Unfortunately, not everybody will read it that way. The bible is in many respects the ultimate Rorschach test. People will read into it whatever they already believe.

Let’s move on now and see what the very latest scientific data reveals.

Smacking – The Scientific Evidence

Last June, just a couple of months ago, a very comprehensive peer-reviewed study was published within the world’s oldest and best-known general medical journal, The Lancet. It was a definitive landmark review that was led by an international team of experts. They analysed 20 years’ research on the topic and reached the following evidence-based conclusion:

Physically punishing children is not effective and increases behavioural problems

The full paper titled “Physical punishment and child outcomes: a narrative review of prospective studies” was published on June 28, 2021.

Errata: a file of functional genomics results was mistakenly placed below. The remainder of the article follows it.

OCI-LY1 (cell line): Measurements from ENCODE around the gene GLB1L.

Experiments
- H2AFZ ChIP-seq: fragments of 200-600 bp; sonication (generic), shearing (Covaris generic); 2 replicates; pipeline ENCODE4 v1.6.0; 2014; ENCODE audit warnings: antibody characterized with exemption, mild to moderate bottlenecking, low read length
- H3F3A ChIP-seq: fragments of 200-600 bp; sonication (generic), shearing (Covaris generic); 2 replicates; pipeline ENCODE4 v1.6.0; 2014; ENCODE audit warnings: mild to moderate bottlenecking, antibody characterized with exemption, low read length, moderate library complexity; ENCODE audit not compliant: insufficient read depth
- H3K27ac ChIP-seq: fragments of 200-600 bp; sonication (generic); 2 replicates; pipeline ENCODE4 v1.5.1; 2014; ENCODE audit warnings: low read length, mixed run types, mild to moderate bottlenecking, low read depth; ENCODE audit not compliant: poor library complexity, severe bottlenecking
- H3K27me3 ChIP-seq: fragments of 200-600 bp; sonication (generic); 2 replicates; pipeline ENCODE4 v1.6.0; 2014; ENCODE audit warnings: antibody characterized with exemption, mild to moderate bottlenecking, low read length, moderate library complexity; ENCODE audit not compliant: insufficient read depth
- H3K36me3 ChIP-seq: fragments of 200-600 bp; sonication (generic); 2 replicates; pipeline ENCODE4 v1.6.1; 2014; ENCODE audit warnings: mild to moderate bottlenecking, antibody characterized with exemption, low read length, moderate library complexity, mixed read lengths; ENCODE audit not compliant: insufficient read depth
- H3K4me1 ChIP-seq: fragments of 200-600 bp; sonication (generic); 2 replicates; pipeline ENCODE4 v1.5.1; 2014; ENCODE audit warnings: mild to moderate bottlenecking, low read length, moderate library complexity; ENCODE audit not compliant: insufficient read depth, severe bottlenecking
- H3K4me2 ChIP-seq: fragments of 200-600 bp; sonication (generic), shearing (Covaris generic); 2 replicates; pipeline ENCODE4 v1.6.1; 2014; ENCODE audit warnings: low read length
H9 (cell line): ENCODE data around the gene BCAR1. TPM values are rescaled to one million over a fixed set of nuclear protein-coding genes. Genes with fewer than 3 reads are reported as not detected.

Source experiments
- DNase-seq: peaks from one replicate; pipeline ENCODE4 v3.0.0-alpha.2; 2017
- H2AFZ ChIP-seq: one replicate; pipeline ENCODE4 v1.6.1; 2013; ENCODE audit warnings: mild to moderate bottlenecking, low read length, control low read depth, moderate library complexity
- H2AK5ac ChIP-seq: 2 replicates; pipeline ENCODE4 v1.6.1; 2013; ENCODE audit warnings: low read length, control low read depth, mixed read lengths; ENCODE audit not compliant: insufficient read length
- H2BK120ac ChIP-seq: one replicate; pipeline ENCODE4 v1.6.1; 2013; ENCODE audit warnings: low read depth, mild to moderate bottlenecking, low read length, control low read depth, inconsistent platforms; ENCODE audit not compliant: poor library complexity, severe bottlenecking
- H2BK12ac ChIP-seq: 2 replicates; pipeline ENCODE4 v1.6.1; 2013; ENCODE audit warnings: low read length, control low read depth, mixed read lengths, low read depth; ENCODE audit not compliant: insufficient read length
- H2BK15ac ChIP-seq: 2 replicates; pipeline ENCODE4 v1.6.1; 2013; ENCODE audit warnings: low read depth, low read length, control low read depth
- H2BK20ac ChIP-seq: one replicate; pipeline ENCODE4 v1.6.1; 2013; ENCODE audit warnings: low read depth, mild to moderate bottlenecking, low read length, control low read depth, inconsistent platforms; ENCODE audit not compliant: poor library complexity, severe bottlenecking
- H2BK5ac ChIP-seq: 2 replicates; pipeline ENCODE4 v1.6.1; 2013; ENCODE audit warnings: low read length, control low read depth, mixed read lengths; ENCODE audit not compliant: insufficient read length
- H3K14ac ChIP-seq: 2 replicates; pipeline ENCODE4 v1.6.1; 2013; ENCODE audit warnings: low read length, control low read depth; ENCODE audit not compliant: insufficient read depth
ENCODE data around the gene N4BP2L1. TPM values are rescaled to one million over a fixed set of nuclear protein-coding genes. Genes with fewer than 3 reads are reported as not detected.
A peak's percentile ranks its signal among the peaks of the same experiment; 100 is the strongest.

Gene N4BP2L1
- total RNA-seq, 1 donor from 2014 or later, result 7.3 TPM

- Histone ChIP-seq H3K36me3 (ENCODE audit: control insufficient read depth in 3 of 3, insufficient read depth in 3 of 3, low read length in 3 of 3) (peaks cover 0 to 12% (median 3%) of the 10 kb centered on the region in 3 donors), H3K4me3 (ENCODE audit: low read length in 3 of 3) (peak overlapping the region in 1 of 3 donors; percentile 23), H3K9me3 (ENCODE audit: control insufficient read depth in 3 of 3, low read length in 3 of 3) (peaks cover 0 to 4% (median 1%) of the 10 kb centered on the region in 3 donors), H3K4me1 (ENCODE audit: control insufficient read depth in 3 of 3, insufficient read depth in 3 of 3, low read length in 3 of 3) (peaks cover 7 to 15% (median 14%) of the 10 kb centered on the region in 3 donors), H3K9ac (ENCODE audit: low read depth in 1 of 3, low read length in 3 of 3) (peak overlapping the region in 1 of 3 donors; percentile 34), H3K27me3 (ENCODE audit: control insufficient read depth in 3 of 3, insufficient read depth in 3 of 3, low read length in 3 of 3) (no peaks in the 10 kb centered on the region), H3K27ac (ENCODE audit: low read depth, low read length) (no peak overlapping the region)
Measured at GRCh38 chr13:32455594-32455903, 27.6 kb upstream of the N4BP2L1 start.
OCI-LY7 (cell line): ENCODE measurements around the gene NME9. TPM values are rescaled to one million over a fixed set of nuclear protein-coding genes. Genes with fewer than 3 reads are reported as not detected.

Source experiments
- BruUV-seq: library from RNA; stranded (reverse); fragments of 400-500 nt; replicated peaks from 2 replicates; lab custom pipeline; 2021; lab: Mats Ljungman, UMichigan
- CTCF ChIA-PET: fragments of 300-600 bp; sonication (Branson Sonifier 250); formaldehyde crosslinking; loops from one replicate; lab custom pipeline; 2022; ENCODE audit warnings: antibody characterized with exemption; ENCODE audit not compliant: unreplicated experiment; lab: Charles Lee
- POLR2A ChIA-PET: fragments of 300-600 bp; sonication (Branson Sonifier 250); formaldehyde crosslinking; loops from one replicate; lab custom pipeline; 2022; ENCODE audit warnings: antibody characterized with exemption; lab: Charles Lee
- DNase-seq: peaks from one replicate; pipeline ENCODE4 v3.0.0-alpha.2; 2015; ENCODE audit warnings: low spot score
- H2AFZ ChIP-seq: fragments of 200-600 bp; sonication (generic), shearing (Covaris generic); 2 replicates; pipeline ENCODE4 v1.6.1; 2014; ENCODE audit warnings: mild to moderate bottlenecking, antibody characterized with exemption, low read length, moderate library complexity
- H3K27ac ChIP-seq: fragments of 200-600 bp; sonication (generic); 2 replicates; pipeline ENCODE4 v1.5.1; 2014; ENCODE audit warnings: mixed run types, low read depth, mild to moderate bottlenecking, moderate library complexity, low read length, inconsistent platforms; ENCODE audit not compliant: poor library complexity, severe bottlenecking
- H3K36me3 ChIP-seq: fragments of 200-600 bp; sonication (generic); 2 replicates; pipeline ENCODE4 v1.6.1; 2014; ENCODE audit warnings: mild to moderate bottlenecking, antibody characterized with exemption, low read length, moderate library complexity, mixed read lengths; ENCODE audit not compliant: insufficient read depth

The summary for it reads as follows:

Physical punishment is increasingly viewed as a form of violence that harms children.

This narrative review summarises the findings of 69 prospective longitudinal studies to inform practitioners and policy makers about physical punishment’s outcomes.

Our review identified seven key themes. First, physical punishment consistently predicts increases in child behaviour problems over time. Second, physical punishment is not associated with positive outcomes over time. Third, physical punishment increases the risk of involvement with child protective services. Fourth, the only evidence of children eliciting physical punishment is for externalising behaviour. Fifth, physical punishment predicts worsening behaviour over time in quasi-experimental studies. Sixth, associations between physical punishment and detrimental child outcomes are robust across child and parent characteristics. Finally, there is some evidence of a dose–response relationship. The consistency of these findings indicates that physical punishment is harmful to children and that policy remedies are warranted.

You might of course hold a different opinion or a different belief.